Roth Statement on Social Security Lockbox
WASHINGTON -- Senate Finance Committee Chairman William V. Roth, Jr. (R-DE) today voted against a procedural motion to bring up a bill on the Senate floor that would have created a new debt ceiling in order to put Social Security surpluses in a "lock box". Roth submitted the following statement for the record:
"Mr. President, I rise to oppose the measure now before the Senate. This bill would create new budget procedures to prevent the spending of any surpluses attributed to Social Security, other than for reducing the public debt or for Social Security reform. Although this bill is well intended, in my view the bill is unlikely to accomplish its objectives and, worse, may have negative, unintended consequences.
"Before describing specific objections, let me first commend Senator Domenici for his leadership on the budget resolution and his commitment to Social Security. The FY 2000 budget resolution that passed Congress last week sets aside every penny of every dollar of the $1.8 trillion in Social Security surpluses expected over the next 10 years. This measure demonstrates unequivocally our commitment to protecting Social Security and to restoring confidence and accountability in Social Security's financing.
"On the other hand, the President's budget would spend $158 billion of the Social Security surpluses over the next 5 years, and even more thereafter. The differences between the President's budget plan and Congress's could not be more clear.
"Mr. President, the bill now before the Senate intends to provide additional protections against spending so-called "off budget" surpluses, by, among other things, creating a new public debt limit.
"In my view, the bill has serious substantive problems. The simple fact is that if Congress does not authorize spending, money cannot be spent. Debt is issued solely to pay for spending Congress authorizes. Indeed, Congress delegated its exclusive constitutional authority to borrow money on the credit of the United States in 1917 to the Treasury Department. Prior to 1917, Congress individually authorized each debt issue, specifying interest rates and maturity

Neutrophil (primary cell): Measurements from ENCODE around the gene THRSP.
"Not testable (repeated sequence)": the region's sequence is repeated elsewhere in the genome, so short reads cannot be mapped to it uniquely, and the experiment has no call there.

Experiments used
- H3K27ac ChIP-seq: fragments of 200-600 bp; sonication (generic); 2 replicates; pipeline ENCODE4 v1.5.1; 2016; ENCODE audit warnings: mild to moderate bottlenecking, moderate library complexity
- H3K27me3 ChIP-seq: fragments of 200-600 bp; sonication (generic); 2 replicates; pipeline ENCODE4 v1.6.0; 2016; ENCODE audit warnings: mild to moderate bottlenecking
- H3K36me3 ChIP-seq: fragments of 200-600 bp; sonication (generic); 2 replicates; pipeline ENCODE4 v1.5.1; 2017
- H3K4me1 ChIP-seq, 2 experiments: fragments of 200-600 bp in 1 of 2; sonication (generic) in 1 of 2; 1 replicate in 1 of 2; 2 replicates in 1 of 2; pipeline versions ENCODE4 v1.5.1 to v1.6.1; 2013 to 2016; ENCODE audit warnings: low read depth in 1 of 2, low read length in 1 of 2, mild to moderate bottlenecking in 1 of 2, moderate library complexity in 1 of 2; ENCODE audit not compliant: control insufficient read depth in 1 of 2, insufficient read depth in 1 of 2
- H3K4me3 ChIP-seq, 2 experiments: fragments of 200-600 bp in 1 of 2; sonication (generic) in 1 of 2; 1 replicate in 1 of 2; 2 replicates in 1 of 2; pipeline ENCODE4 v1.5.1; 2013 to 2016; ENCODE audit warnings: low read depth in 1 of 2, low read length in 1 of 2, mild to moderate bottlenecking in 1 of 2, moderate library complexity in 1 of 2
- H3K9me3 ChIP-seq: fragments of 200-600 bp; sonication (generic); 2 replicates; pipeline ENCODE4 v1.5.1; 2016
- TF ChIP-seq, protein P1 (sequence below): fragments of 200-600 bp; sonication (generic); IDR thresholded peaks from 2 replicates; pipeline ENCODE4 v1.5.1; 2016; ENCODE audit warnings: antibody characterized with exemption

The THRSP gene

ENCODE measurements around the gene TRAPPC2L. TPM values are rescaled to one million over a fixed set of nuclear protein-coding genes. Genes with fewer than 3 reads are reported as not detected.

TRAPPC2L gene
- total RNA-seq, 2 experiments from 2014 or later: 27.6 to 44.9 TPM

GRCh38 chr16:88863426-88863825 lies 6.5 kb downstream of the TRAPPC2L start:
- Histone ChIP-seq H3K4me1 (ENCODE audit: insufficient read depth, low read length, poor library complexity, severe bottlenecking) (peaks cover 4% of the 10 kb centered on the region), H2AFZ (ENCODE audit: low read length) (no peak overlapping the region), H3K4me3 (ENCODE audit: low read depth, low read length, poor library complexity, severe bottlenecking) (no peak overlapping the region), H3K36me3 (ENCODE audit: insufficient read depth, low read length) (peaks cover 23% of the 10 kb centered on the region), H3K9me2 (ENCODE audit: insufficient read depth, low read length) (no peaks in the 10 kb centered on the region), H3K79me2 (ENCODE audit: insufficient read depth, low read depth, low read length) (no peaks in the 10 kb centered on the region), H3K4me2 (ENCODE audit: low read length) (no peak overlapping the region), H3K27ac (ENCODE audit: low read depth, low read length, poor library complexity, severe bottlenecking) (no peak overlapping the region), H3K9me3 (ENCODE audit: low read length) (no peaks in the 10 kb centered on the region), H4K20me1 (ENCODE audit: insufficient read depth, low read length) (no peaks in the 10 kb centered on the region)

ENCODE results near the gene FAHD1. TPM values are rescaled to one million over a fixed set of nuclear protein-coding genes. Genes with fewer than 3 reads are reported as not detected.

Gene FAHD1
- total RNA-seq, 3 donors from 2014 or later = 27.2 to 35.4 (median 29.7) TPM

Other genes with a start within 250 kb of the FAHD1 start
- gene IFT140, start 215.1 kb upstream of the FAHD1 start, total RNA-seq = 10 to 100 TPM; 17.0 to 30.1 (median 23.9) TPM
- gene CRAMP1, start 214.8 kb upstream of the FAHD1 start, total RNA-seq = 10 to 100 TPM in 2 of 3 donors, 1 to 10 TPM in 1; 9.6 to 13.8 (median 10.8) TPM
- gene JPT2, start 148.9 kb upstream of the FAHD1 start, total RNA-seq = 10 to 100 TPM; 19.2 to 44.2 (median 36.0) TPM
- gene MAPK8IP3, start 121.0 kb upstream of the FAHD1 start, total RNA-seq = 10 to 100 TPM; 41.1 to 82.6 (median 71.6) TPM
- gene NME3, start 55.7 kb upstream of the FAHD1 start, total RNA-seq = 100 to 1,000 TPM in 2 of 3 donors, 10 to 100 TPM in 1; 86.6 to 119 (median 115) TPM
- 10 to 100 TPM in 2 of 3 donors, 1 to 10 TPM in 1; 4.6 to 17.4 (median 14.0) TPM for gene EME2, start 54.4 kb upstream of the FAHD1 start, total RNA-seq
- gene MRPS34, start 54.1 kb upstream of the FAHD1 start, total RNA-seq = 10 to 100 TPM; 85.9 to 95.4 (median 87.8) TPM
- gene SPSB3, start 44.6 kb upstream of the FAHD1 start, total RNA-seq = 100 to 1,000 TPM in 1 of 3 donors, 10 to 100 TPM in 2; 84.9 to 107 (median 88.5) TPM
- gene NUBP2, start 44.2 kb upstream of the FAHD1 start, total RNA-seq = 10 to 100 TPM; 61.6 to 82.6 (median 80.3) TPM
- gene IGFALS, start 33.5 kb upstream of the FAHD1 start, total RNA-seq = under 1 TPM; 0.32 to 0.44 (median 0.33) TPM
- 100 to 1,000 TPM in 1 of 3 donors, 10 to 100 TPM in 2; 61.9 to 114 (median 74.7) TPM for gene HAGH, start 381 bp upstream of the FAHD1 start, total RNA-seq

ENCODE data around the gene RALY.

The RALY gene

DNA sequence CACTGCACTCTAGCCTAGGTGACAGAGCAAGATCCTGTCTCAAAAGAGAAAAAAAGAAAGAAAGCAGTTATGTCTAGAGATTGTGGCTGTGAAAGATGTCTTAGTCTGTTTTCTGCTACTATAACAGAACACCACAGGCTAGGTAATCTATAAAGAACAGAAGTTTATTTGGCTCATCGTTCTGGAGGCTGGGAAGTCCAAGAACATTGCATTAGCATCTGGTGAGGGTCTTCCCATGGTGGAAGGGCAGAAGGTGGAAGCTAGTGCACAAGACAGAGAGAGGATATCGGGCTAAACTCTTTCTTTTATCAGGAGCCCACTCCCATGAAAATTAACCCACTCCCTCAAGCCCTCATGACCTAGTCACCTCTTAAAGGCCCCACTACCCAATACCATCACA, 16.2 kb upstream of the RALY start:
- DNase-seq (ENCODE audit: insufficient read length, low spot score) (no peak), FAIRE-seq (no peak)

"Over the years, debt ceilings have made little difference in preventing spending or deficits. But, as those of us who have been involved with debt ceiling legislation know too well, the need to raise the debt ceiling can and has often created a sense of crisis. Indeed, this bill could hamper the Federal government from paying its bills in a timely manner; injure the Federal government's credit standing; and limit the Treasury's flexibility to manage the debt in the most efficient manner.
"Having said that, the legislation before us does attempt to address some of these problems. For example, the bill contains exceptions for emergency spending, recession, and war. However, these exceptions seem to undo the very purposes of the bill, without providing the flexibility needed to properly manage the debt. Moreover, the language of the bill ensuring the timely payment of Social Security benefits should be strengthened.
"The best solution is to prevent spending, not to undo spending with a new type of debt limit. Indeed, the whole point of the 1974 Congressional Budget Act, and subsequent budget process legislation, has been to provide an organized, disciplined framework for consideration of the nation's budget and of public spending. If the current budget procedures are not adequate to prevent spending authorizations, new remedies should be devised without creating a new type of debt limit.
"I received a letter from Treasury Secretary Rubin which addresses the pending amendment. In this letter Secretary Rubin raises concern that the amendment, if enacted, could actually jeopardize the payment of Social Security benefits. This concerns me as well.
"Mr. President, I ask unanimous consent to enter the letter from the Treasury Secretary in the Record following my remarks."
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